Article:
TRENTON, NJ – The Division of Highway Traffic Safety is awarding more than $540,000 to local law enforcement agencies to crack down on drunk and impaired drivers as part of the national initiative, “Drive Sober or Get Pulled Over.” 

“Drive Sober or Get Pulled Over” is a national campaign designed to raise awareness about the dangers of drinking and driving through high-visibility enforcement backed up by educational activities including national radio and television advertisements, posters, banners, and mobile video display signs. The campaign looks to curtail impaired driving during the busy summer travel season, including the Labor Day holiday period.

Morristown and the Morris County Park Police are two of eight police departments that will each receive a $5,500 grant. The other departments include Chester Township, Hanover, Jefferson, Parsippany Troy Hills, Rockaway Borough and Rockaway Township.

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One hundred and ten law enforcement agencies across New Jersey will use the grants to staff saturation patrols and sobriety checkpoints during the Drive Sober or Get Pulled Over campaign, which runs from Aug.16-Sept. 3. More than 300 additional agencies, including the New Jersey State Police, are expected to join the annual statewide traffic safety effort aimed at reducing highway crashes.

“The risks of driving under the influence of drugs or alcohol are enormous and the consequences are tragic,” said Attorney General Gurbir S. Grewal. “With rideshare apps and other forms of public transportation readily available, there’s no excuse for anyone to get behind the wheel impaired.”

In 2017, driving while intoxicated - either under the influence of alcohol or drugs - was listed as the major contributing factor in more than 25% of the 591 fatal crashes that occurred on New Jersey roads that year. Those 158 alcohol/drug-related crashes killed 174 people.

During a five-year period between 2013 and 2017, 678 individuals were killed in alcohol-related crashes in the state.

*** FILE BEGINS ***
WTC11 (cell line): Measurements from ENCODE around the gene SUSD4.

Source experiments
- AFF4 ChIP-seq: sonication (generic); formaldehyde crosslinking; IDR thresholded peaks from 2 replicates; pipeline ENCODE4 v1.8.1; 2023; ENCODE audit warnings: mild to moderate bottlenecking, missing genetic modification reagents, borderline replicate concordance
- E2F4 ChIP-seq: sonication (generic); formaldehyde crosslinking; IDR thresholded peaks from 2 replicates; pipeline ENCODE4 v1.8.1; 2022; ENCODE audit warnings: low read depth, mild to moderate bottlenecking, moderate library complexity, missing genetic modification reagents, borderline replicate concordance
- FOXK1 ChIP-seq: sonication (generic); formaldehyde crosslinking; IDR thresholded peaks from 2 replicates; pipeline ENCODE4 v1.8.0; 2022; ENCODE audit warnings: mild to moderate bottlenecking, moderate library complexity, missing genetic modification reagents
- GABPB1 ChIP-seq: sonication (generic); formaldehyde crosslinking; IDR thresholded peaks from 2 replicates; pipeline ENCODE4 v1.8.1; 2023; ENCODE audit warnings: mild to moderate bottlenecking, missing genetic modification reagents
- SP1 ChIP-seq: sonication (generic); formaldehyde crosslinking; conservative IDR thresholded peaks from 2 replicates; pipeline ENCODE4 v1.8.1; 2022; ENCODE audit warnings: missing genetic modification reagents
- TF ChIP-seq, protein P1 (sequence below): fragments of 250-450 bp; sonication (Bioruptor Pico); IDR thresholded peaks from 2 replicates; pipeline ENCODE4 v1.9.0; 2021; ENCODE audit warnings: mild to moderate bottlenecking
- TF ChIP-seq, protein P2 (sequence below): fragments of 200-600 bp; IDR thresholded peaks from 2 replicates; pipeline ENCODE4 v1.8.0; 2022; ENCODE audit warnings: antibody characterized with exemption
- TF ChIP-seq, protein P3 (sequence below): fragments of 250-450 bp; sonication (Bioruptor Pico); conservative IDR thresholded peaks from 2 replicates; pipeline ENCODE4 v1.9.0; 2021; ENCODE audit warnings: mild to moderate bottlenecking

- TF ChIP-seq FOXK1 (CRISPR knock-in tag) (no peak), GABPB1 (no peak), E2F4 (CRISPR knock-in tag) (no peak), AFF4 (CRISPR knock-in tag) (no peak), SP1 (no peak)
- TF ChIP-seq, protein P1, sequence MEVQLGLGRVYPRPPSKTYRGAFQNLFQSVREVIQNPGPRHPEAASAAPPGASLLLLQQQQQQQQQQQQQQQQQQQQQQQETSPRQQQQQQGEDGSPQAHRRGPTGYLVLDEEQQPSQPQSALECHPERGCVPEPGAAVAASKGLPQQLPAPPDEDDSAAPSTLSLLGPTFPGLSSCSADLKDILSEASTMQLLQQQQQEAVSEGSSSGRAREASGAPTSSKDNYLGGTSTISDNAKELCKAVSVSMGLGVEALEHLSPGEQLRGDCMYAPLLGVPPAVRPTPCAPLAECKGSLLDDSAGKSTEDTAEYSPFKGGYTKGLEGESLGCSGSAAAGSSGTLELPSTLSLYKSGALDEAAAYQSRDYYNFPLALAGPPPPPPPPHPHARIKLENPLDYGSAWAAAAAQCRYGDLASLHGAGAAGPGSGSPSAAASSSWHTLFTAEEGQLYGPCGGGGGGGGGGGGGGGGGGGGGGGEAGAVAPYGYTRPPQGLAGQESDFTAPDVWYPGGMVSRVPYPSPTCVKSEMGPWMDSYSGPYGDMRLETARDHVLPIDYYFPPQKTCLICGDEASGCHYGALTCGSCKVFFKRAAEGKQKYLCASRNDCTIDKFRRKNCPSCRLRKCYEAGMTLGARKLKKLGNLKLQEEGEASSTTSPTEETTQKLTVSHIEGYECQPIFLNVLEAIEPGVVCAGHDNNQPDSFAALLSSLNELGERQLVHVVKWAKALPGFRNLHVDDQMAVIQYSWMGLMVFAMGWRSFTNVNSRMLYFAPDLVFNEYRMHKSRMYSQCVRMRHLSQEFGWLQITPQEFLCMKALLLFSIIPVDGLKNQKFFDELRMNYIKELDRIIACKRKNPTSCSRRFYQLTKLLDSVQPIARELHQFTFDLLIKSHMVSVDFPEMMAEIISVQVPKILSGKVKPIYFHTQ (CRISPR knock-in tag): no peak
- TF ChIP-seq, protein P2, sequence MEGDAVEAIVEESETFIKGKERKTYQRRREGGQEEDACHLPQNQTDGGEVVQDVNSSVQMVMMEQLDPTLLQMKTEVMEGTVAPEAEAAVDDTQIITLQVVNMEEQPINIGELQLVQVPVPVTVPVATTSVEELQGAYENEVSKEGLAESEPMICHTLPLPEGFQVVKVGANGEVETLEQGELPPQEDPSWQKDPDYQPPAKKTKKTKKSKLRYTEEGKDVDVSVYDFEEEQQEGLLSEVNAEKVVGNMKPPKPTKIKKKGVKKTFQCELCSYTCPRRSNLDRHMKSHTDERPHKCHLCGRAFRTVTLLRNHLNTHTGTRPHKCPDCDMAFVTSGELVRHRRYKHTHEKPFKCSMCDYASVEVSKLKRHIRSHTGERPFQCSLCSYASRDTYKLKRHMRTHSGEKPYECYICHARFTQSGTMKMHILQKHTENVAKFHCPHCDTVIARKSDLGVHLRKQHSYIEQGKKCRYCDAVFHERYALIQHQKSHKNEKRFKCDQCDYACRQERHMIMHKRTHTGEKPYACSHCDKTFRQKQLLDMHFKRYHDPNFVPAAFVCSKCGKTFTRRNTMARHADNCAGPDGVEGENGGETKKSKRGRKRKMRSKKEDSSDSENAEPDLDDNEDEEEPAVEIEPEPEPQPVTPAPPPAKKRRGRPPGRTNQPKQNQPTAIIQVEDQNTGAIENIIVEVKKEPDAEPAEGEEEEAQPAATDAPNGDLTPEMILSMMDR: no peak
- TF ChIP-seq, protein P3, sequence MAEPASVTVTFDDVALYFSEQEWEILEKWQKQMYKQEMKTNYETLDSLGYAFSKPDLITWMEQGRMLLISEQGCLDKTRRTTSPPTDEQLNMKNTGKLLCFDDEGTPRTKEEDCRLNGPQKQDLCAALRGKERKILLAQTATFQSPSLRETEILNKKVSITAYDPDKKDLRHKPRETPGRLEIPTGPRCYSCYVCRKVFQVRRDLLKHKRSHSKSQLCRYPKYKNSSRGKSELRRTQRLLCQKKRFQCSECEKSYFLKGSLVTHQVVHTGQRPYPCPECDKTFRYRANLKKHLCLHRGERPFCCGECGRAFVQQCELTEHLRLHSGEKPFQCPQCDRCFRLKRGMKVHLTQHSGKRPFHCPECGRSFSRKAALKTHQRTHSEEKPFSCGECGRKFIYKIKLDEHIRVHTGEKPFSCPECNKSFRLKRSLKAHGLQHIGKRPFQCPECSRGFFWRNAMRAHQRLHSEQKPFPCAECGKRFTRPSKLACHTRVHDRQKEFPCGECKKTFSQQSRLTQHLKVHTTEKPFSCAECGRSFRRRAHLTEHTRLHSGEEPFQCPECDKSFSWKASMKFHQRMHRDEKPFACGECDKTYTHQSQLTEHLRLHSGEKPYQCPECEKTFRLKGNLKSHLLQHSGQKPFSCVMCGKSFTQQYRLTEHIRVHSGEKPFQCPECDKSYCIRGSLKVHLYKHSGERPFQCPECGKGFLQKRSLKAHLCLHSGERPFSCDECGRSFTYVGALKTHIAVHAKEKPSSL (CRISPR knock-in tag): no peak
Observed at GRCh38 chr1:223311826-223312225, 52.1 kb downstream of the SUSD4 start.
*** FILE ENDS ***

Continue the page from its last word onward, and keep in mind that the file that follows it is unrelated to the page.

“Impaired driving remains one of the biggest traffic safety threats in New Jersey and combatting it is a year-round priority in our state,” said Eric Heitmann, director of the Division of Highway Traffic Safety. “As we head into the final weeks of summer and the busy Labor Day driving weekend, our officers will be stepping up those efforts, working longer hours and increasing sobriety checks to keep intoxicated drivers off the road. If you’re out there driving under the influence of drugs or alcohol, the odds are we’re going to stop you and arrest you.”

Last year, law enforcement agencies statewide dedicated an estimated 6,200 total enforcement hours to the Drive Sober or Get Pulled Over campaign, including 20 fixed sobriety checkpoints. During the 3-week initiative, more than 1,196 impaired driving arrests were made and an additional 4,764 speeding summonses and 3,194 seat belt citations were written.

Law enforcement agencies participating in the Drive Sober or Get Pulled Over 2019 crackdown offer the following advice:

  • If you plan to drink, designate a driver, someone who will not drink alcohol, before going out.
  • Take mass transit, a taxi or ask a sober friend to drive you home.
  • Spend the night where the activity is held.
  • Always buckle up, every ride, regardless of your seating position in the vehicle. It’s your best defense against an impaired driver.
  • If you’re intoxicated and traveling on foot, the safest way to get home is to take a cab or have a sober friend or family member drive you to your doorstep